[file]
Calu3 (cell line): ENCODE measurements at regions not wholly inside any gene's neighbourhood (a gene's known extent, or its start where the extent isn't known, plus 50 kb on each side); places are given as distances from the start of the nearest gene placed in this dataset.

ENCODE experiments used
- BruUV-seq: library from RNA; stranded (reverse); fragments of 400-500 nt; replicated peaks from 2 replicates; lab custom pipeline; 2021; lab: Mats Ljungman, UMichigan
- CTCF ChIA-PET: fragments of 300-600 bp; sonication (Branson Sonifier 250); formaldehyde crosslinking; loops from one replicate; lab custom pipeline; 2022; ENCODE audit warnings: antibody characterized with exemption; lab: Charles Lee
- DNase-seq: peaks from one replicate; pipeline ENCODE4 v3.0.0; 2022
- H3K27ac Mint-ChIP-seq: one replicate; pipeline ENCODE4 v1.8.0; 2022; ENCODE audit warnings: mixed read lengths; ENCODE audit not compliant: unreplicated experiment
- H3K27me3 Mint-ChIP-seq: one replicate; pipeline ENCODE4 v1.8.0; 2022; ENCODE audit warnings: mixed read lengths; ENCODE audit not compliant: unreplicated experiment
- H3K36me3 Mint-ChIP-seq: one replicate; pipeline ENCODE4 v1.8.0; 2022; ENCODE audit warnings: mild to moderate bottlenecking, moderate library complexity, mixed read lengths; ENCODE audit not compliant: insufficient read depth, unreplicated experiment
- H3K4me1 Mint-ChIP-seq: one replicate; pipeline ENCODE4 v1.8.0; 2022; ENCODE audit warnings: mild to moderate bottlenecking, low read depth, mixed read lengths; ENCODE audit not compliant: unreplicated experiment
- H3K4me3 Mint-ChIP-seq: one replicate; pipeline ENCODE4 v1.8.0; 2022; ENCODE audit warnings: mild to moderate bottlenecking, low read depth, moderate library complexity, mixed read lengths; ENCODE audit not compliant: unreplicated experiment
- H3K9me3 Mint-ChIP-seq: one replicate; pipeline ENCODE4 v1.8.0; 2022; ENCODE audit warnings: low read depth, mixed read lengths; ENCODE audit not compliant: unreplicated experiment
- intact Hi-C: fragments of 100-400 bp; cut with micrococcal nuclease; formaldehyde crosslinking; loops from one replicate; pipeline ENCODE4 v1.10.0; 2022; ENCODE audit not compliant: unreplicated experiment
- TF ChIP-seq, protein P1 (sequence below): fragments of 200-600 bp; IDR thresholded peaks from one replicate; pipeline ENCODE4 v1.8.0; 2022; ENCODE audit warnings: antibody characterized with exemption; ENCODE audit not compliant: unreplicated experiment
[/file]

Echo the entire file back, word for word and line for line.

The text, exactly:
Calu3 (cell line): ENCODE measurements at regions not wholly inside any gene's neighbourhood (a gene's known extent, or its start where the extent isn't known, plus 50 kb on each side); places are given as distances from the start of the nearest gene placed in this dataset.

ENCODE experiments used
- BruUV-seq: library from RNA; stranded (reverse); fragments of 400-500 nt; replicated peaks from 2 replicates; lab custom pipeline; 2021; lab: Mats Ljungman, UMichigan
- CTCF ChIA-PET: fragments of 300-600 bp; sonication (Branson Sonifier 250); formaldehyde crosslinking; loops from one replicate; lab custom pipeline; 2022; ENCODE audit warnings: antibody characterized with exemption; lab: Charles Lee
- DNase-seq: peaks from one replicate; pipeline ENCODE4 v3.0.0; 2022
- H3K27ac Mint-ChIP-seq: one replicate; pipeline ENCODE4 v1.8.0; 2022; ENCODE audit warnings: mixed read lengths; ENCODE audit not compliant: unreplicated experiment
- H3K27me3 Mint-ChIP-seq: one replicate; pipeline ENCODE4 v1.8.0; 2022; ENCODE audit warnings: mixed read lengths; ENCODE audit not compliant: unreplicated experiment
- H3K36me3 Mint-ChIP-seq: one replicate; pipeline ENCODE4 v1.8.0; 2022; ENCODE audit warnings: mild to moderate bottlenecking, moderate library complexity, mixed read lengths; ENCODE audit not compliant: insufficient read depth, unreplicated experiment
- H3K4me1 Mint-ChIP-seq: one replicate; pipeline ENCODE4 v1.8.0; 2022; ENCODE audit warnings: mild to moderate bottlenecking, low read depth, mixed read lengths; ENCODE audit not compliant: unreplicated experiment
- H3K4me3 Mint-ChIP-seq: one replicate; pipeline ENCODE4 v1.8.0; 2022; ENCODE audit warnings: mild to moderate bottlenecking, low read depth, moderate library complexity, mixed read lengths; ENCODE audit not compliant: unreplicated experiment
- H3K9me3 Mint-ChIP-seq: one replicate; pipeline ENCODE4 v1.8.0; 2022; ENCODE audit warnings: low read depth, mixed read lengths; ENCODE audit not compliant: unreplicated experiment
- intact Hi-C: fragments of 100-400 bp; cut with micrococcal nuclease; formaldehyde crosslinking; loops from one replicate; pipeline ENCODE4 v1.10.0; 2022; ENCODE audit not compliant: unreplicated experiment
- TF ChIP-seq, protein P1 (sequence below): fragments of 200-600 bp; IDR thresholded peaks from one replicate; pipeline ENCODE4 v1.8.0; 2022; ENCODE audit warnings: antibody characterized with exemption; ENCODE audit not compliant: unreplicated experiment